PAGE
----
Have Home Prices Hit Bottom? 📉📈
Have home prices in the Fraser Valley hit their lowest levels, or, was this last month a one-off? Should we expect to see home prices continue to decline as we move into the Spring market?
For the first time in almost one year, benchmark prices for all asset classes (Detached, townhomes, and condos) across the valley increased. We have not seen an increase in sale prices since March 2022.
Some factors that I believe have attributed to these home price increases include low levels of inventory, and, the Bank Of Canada’s recent decision to hold rates. We continue to struggle with low inventory levels across the Valley. Low inventory begets low inventory. When there is nothing for people to purchase, people do not want to list their homes. Consumer uncertainty has also been in the air. When this is the case, most people will more than likely hold off on their plans to move.
Bank of Canada held the key lending rate at 4.5%
The Bank Of Canada met on March 8, 2023, and announced that they would not be raising the key interest rate. This is the first time in almost 12 months that they did not raise rates. Variable rate holders are obviously happy about this as many have been feeling the pressures over the past year.
The Bank of Canada says it takes about 18 months for interest rate increases to actually have an effect. While yes, this could be the last rate increase in a while, people that are currently locked in and have to renew their mortgages in the near future are definitely going to feel financial tightening.
Sales across the valley are also up. When looking at the Fraser Valley, there were a total of 898 sales in the month of February.
If you have been following along with my market updates, you have heard me talk about Months Of Inventory (MOI) as a means to measure market conditions. Another way to measure what type of market we are in is by looking at the Sales-to-Active Ratio. The Sales-to-Active ratio is the Fraser Valley Real Estate’s preferred method to measure the absorption rate (how fast homes are selling). This gives us a good indication of what type of market we are in (Buyer, Balanced, or Sellers).
- 1-11% indicates a buyer’s market
- 12-20% equates to a balanced market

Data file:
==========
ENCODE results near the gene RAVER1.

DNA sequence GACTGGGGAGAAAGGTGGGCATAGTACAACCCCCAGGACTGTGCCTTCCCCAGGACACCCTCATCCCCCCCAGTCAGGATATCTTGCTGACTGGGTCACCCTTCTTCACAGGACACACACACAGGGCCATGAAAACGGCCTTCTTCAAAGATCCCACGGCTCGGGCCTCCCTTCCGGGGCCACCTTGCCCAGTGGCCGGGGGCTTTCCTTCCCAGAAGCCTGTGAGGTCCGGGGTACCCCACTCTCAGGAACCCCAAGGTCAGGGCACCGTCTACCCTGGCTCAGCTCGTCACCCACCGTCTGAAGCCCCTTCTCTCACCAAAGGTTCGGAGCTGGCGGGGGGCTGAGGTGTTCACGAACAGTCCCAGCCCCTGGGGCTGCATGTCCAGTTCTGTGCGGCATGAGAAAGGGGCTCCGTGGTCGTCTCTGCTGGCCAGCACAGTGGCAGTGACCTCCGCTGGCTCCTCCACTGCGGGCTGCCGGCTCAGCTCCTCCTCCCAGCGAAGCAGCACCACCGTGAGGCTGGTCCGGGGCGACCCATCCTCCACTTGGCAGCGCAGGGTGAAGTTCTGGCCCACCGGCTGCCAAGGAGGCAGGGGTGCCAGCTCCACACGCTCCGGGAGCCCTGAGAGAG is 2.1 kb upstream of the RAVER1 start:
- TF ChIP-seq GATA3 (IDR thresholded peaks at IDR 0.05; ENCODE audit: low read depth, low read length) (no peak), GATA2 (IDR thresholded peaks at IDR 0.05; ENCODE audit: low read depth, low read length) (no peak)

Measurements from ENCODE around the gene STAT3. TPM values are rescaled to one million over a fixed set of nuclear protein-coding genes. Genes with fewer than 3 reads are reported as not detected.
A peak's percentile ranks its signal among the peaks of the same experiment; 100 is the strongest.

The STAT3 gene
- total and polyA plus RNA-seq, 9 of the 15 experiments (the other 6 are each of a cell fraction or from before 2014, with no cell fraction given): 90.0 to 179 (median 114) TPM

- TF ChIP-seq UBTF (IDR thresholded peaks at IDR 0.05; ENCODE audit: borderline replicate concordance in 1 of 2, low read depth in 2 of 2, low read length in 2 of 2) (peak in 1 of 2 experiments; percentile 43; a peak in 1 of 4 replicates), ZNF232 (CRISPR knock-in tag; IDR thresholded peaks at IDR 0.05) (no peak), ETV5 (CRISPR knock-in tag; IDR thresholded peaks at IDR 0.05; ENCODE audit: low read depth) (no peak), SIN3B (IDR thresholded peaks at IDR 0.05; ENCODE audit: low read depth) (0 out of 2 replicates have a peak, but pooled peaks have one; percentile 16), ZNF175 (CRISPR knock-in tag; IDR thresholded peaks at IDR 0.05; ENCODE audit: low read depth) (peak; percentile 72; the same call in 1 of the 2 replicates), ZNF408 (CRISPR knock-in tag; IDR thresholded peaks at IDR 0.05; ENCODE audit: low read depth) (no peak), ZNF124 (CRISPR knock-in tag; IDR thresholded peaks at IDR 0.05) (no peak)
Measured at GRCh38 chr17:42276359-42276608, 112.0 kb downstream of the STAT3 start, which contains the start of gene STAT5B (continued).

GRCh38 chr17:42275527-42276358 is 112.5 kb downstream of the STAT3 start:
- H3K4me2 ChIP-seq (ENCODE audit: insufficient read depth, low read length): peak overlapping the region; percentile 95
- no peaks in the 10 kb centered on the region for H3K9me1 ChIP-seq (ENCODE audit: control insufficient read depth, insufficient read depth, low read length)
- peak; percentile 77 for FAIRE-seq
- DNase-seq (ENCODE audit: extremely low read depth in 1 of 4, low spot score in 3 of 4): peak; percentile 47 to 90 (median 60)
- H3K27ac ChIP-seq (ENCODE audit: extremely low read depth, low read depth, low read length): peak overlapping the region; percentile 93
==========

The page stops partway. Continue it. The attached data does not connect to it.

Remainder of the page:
- 21% or higher is considered a Seller’s market
In February, detached homes came in at 16.9% (Sellers market), Townhomes, 35% (Sellers market) and condos 26.3% (Sellers market).
These are quicker absorption rates than we have seen in recent times.
Active & New Listings
February showed 4,408 active listings in the Fraser Valley Board. This is an increase of 7% month-over-month, and an increase of 16.3% year-over-year. However, it is still below where we need to be. In a truly healthy market, we should be sitting closer to 6,000 active listings.
New Listings, Fraser Valley
February new listings were up by 5.7% over last month to 1,938, but 48.2% lower than this time last year.
Days on Market
Properties spent between 7 and 12 fewer days on the market compared to last month, another sign that the market may be picking up.
Median days on market fell to 15 days on the market for all property types in the Fraser Valley.
A Personal Experience on Home Prices
I currently have a 2 bed, 2 bath townhome for sale in Guildford, Surrey. We priced the property at the last sale price in the complex, which was a similar unit, if not more renovated than ours. We received multiple offers on it in less than one week. I cannot disclose the price as it is still in the accepted offer stage, but it is close to asking. So, even though we are seeing multiple offers, the sale prices are not going exceedingly over asking in most cases.
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